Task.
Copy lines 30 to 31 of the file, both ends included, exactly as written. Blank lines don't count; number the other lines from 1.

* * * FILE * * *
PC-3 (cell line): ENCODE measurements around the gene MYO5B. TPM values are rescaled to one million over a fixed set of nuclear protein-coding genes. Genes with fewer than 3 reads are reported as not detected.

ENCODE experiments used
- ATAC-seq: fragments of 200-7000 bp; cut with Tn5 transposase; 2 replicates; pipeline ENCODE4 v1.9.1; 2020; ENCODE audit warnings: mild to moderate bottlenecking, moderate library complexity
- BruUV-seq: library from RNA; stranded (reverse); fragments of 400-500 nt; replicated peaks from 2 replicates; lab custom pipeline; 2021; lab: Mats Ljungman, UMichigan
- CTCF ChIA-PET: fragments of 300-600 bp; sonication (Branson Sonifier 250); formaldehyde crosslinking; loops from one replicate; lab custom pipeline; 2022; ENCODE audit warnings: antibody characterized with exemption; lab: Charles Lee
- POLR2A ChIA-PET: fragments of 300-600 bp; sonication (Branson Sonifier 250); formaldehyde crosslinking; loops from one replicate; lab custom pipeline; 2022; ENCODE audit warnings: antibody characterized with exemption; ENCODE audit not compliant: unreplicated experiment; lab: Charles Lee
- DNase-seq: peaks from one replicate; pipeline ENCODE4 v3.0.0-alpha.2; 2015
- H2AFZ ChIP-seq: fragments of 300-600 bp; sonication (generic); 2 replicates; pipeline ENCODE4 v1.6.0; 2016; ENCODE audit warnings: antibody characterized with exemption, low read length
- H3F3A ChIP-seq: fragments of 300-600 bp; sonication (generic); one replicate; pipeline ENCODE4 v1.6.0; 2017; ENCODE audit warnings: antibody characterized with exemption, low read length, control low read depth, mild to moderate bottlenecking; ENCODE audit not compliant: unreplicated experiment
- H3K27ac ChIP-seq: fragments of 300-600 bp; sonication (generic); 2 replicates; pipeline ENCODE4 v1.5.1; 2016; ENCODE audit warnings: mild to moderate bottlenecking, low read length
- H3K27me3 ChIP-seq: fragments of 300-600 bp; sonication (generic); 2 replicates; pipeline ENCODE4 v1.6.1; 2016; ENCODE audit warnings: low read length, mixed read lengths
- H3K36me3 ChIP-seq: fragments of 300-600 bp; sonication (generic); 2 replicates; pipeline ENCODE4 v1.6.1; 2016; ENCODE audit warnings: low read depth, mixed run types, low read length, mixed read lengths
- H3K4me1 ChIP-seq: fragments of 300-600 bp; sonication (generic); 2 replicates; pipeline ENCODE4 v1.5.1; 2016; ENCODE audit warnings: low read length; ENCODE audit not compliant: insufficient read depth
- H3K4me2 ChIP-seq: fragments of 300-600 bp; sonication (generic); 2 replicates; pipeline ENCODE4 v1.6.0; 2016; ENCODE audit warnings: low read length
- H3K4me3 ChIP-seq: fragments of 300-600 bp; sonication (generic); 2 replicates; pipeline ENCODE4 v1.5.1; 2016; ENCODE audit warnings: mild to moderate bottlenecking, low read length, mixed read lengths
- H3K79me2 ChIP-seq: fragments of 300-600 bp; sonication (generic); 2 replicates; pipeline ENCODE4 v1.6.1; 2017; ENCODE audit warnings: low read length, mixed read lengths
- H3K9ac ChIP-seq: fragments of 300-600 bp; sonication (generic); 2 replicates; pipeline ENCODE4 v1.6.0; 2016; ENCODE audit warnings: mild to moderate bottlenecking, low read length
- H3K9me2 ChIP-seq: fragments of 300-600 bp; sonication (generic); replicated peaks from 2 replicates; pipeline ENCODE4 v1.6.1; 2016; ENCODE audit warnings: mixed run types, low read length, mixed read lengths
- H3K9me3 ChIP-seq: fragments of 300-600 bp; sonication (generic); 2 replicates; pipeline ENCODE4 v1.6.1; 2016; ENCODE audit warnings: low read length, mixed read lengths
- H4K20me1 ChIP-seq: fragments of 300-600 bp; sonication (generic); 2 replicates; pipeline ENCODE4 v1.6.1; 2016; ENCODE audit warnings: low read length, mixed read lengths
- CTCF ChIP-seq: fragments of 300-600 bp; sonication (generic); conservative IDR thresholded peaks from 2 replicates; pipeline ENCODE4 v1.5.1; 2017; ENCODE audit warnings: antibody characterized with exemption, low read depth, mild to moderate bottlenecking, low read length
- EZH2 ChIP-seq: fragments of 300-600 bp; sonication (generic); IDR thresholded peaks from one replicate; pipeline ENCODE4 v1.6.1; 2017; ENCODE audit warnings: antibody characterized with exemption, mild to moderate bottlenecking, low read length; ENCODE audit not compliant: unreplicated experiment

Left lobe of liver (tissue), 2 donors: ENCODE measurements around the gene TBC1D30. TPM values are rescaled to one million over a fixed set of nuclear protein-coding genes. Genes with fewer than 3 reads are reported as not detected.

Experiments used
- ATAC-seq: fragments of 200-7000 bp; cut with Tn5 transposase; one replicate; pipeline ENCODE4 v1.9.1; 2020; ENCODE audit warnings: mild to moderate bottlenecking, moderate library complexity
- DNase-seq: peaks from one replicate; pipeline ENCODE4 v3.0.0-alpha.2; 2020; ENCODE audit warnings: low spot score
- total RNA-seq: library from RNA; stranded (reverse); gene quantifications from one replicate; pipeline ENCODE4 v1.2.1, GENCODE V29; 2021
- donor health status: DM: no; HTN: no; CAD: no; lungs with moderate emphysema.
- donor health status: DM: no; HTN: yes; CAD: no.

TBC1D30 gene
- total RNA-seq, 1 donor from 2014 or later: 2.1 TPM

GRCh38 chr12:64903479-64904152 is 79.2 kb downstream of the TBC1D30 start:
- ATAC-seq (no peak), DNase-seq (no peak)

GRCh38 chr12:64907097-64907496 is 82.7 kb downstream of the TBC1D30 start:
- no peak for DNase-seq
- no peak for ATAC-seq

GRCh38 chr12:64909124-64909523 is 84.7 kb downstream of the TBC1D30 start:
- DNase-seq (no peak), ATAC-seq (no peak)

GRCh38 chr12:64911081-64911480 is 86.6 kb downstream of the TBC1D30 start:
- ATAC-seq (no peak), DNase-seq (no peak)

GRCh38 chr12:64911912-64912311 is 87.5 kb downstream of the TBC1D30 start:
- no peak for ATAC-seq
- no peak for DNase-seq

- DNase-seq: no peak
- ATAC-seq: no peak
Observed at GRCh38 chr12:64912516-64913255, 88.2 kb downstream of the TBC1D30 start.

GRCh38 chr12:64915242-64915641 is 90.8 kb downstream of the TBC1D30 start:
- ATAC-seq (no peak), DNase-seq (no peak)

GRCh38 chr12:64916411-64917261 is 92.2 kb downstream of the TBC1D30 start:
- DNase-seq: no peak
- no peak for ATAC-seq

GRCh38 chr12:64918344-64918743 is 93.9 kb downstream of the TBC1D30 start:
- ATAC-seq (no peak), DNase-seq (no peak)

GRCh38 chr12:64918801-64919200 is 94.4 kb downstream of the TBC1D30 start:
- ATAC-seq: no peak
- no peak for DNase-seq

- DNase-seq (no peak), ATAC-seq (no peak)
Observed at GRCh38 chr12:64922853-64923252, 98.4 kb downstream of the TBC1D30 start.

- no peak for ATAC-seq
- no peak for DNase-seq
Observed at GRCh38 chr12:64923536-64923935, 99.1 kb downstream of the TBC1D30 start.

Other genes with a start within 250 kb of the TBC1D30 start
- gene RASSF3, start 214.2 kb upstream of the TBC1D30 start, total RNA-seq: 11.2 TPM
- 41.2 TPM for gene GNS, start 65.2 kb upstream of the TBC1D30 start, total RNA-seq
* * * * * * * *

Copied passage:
TBC1D30 gene
- total RNA-seq, 1 donor from 2014 or later: 2.1 TPM